“Does it bother you that we have no social contract?” House (Hugh Laurie) asks Wilson (Robert Sean Leonard) regarding the unique nature of their relationship in this weeks’ House, M.D. episode, appropriately titled “The Social Contract.” While exploring the necessity of the social niceties and collaborative lies we sometimes need in order to survive in society, the story provides a framework for examining House and Wilson’s personalities and their deep friendship — and their own somewhat perverse “social contract.”
At the end of the episode, House asks Wilson if it bothers him that they “don’t have the normal social contract?” But as their conversation continues (Nick’s life resumes as if it had been merely on “pause”) it is clear that House and Wilson do have a social contract. It’s a bit perverse certainly, but it exists. Although House cannot tell Wilson beautiful lies to make him feel better, he can tell him beautiful truths. And for someone who beats himself up out of guilt, beautiful truths can be much more effective — especially coming from House.
Still not sure how I feel about Jim’s portrayal of Andy, but they’re both amazing comedians & actors in their own right. A lot of people want to find and re-watch a scene like this to figure out what it means to them.
It also got put up in this article of a high profile website interviewing celebrities, so it’s reached 179,884 views anyhow.
When it isn’t luridly statistic and demagogic it’s fortunately boring so Mr. Gibson and his father who both support this they claim sometimes we Catholics but actually they are in rebellion against Rome, they’re members of a right-wing schismatic fundamentalist group as I said, have absolutely assured themselves a wave of publicity by picking a quarrel with the Jews and by recycling the most ancient primitive Christian allegations of Christ killing against the Jewish people. In the film the Roman authorities are – pictured as puppets you know in a Jewish Empire completely without power of their own always having to answer to Jewish high priest enforced to torture to death a man who they believed to be innocent, this is this is a very very old slander and misrepresentation it’s unbelievably crued and irresponsible of Gibson to do so he’s done so in order to try and sell tickets I think it’s a great cultural disgrace.
First video I ever uploaded to the channel so I could share on facebook. Having question time on in the background with the family, a British affair that produces little in the way of substance on it’s own, except to get people viewing talking. Still you can say would be an improvement on many countries around the world like leaders having to face a weekly interegation from a house of representatives.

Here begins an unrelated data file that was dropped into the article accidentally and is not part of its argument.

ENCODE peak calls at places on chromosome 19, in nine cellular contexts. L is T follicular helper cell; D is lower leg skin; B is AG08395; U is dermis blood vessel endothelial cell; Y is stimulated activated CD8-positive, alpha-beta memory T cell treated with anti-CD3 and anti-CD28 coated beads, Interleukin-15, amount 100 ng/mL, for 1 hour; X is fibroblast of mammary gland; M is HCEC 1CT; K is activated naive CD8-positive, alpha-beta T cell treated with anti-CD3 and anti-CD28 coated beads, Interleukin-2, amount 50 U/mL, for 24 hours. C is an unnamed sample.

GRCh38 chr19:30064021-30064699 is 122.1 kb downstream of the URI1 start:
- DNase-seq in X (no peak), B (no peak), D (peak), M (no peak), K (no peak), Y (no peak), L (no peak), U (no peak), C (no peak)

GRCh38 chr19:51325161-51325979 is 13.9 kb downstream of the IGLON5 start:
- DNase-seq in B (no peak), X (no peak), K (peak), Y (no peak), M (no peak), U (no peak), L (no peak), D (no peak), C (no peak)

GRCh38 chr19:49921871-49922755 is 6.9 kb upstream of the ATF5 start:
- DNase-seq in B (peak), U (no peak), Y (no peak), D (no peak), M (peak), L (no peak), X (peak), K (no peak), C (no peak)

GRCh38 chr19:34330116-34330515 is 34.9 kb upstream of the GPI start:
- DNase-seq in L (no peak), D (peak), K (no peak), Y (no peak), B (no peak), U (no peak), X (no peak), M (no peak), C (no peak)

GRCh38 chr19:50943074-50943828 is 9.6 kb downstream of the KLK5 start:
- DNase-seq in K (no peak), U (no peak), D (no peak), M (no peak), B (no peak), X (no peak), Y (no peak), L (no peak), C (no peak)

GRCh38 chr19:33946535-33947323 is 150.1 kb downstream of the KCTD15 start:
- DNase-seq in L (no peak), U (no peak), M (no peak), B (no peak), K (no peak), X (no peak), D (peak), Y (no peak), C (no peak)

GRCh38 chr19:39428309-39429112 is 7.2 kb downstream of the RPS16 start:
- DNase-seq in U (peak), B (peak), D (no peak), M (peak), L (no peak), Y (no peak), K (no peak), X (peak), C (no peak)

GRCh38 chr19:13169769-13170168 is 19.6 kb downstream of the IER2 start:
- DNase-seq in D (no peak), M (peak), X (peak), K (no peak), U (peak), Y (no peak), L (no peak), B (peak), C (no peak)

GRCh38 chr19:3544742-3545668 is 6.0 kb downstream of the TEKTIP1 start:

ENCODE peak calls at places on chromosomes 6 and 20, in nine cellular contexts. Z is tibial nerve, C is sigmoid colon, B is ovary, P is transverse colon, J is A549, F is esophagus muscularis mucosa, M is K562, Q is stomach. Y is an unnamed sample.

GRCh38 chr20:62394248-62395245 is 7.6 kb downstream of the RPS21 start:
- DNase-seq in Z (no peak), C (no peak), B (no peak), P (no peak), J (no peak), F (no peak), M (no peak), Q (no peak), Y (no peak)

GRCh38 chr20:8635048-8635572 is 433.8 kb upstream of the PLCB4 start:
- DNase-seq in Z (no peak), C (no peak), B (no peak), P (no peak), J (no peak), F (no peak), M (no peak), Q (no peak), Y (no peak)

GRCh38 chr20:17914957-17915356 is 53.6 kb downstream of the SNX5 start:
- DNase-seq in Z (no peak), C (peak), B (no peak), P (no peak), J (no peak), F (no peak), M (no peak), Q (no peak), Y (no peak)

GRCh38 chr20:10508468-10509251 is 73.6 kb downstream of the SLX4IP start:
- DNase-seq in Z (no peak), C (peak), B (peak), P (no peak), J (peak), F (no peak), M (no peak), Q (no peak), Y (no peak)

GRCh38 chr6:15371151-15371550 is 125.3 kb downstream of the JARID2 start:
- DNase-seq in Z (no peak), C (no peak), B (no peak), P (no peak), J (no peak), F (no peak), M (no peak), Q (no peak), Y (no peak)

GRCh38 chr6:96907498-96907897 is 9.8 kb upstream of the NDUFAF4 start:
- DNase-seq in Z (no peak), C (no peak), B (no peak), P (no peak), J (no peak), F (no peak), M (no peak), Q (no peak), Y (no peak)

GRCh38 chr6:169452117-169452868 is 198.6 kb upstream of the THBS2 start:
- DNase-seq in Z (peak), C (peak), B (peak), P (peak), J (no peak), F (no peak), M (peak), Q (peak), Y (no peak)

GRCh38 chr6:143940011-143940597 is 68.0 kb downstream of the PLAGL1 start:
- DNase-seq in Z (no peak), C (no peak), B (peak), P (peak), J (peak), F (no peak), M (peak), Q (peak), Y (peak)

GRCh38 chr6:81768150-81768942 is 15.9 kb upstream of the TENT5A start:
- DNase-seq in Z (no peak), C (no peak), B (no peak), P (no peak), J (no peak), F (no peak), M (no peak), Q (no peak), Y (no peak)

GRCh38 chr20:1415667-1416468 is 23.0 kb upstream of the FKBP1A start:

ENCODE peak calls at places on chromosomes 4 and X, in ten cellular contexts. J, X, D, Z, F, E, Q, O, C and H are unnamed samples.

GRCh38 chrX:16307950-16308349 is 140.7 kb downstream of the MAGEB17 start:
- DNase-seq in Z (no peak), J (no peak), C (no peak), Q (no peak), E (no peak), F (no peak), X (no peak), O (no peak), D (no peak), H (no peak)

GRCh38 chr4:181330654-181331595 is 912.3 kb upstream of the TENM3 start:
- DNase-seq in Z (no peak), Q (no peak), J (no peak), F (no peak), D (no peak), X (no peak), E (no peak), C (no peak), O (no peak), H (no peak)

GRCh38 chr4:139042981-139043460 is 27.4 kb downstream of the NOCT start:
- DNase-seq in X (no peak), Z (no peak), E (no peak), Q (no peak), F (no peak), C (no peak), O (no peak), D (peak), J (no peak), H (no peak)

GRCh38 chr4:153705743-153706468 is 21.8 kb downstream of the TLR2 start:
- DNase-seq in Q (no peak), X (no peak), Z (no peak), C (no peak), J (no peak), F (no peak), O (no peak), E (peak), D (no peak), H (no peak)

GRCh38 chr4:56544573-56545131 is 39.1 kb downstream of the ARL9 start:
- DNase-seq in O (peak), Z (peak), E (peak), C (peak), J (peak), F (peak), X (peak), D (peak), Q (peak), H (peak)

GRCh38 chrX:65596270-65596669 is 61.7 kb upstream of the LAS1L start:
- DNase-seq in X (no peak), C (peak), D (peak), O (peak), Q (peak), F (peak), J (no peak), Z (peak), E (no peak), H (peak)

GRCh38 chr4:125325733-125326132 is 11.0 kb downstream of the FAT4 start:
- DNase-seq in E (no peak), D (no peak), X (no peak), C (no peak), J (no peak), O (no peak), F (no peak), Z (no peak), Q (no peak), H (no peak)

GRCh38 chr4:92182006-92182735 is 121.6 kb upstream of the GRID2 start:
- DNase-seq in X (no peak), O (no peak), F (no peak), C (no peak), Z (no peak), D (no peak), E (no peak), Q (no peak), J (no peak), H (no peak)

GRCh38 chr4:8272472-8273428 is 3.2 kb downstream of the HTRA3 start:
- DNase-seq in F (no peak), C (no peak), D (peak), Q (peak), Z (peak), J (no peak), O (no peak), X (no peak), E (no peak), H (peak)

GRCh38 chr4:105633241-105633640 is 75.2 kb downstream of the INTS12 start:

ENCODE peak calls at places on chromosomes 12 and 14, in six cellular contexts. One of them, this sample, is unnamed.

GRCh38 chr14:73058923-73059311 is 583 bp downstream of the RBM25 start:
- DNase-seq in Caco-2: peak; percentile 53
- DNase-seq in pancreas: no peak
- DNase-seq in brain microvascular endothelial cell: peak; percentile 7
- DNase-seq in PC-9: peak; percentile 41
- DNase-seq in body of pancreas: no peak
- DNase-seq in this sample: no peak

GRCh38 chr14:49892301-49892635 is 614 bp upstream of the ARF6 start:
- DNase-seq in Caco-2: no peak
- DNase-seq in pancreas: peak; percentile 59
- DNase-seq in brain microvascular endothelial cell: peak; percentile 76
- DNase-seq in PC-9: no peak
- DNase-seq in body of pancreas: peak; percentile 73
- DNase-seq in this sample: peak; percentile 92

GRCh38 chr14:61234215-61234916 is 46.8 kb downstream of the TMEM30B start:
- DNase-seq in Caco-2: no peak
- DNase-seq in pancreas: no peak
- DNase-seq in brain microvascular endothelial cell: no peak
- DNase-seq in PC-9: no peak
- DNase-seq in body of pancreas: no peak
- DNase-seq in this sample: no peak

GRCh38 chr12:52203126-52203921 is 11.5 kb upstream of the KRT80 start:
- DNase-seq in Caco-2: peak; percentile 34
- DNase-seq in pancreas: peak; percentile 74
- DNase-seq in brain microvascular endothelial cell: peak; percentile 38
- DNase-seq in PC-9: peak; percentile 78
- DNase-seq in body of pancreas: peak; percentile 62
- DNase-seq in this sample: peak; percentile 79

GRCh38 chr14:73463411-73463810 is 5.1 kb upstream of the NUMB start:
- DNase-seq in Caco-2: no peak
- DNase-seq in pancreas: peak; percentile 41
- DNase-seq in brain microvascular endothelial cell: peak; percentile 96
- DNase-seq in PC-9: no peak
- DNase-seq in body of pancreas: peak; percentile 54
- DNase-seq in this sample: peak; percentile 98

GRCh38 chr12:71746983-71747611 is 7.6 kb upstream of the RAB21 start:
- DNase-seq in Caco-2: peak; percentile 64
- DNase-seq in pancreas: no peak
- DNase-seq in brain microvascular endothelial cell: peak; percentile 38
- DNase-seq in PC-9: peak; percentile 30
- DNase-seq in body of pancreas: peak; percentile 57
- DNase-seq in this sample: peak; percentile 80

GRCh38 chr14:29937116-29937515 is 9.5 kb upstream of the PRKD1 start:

So anyway was welcome sight to see Alex Salmond really hit it out the park summing up both the scottish and brexit referendums and the tabloid press’s impact.
Alex Salmond: Project fear on our economy was a re-run of the Scottish referendum of 2014, the problem is that Mr.Cameron and Osborne didn’t understand that in that case they had the others to do their dirty work; The Daily Mail, The Daily Telegraph, The Sun. This time they were trying to get the sewage out, but didn’t have the sewer to transmit it to the electorate, because they were on the other side. So they ran a project fear, with no transmision mechanism, but let me tell you, I deplore that, I deprecate that, but that’s nothing like the project fear that divides communities on the basis of the color of a persons skin, and that, I know that people who voted out are not racist, I know that, but I tell you what the campaigns, and not just the unofficial one of UKIP, but the other campaign, featured immigration at their heart, because they believed that was their winning card and indeed it turned out to be their mis-information winning card.
For the longest time abortion remained illegal in Ireland because of the release valve of pressure from women being able to travel to receive treatment abroad. But the work to highlight the awful avoidable deaths of patients who weren’t took a lot of work and eventually resulted in a change in legislation.
Just took a few seconds of searching to find some laughably out of touch hate preachers reaction to the result of the referendum and mixed it with a music video party for how many would be celebrating in Ireland that night.
“Now’s the time for the protestants to step up before the Catholics have an opportunity to do so… I know you guys have fought the Catholics pretty hard before…”
Chris: Are we going to reach that ultimate vegan world? Do you think its’s in our grasp?
Margaret: I think it is, I think that it may take some time to reach you know a hundred percent level, obviously I think that’s going to take a little bit longer to achieve something like that, but I think it’s easily achievable for it to become the majority way of living in the future and I can see people looking down on meat eaters in the future as people who just you know won’t get with the program. I think that that’s more likely, what we’re going to see is this, just because it comes easier to do it, becomes more affordable, I think a lot of people are going to have kind of a post-hok justification of their behavior, a lot of people are going to eat plant-based food, drink plant-based milks, not necessarily because they’re such great people, but because it’s more affordable and then they’re gonna say well I’m vegan, you know? I think that’s gonna happen.
I got the boxset of Tribe on my 14th birthday, I think, used to watch them on my playstation in the corner of my bedroom after everyone had gone to sleep. This spurred me into insisting on getting to join and fundraise for a company taking school groups to Malaysia. The start of my wonderlust. Living with peasent rice farmers and building bamboo bridges over rainy season tributaries with villagers who would blowdart frogs for a late night snack to be roasted on the campfire. I would openly reject the frogs and rice wine to the dismay of my teacher / group leader, a service relationship for tourists in which they didn’t feel the least agreeved, but I did form a welcome bond with many asking sincere questions about what was plain to see of the still mostly feudal society.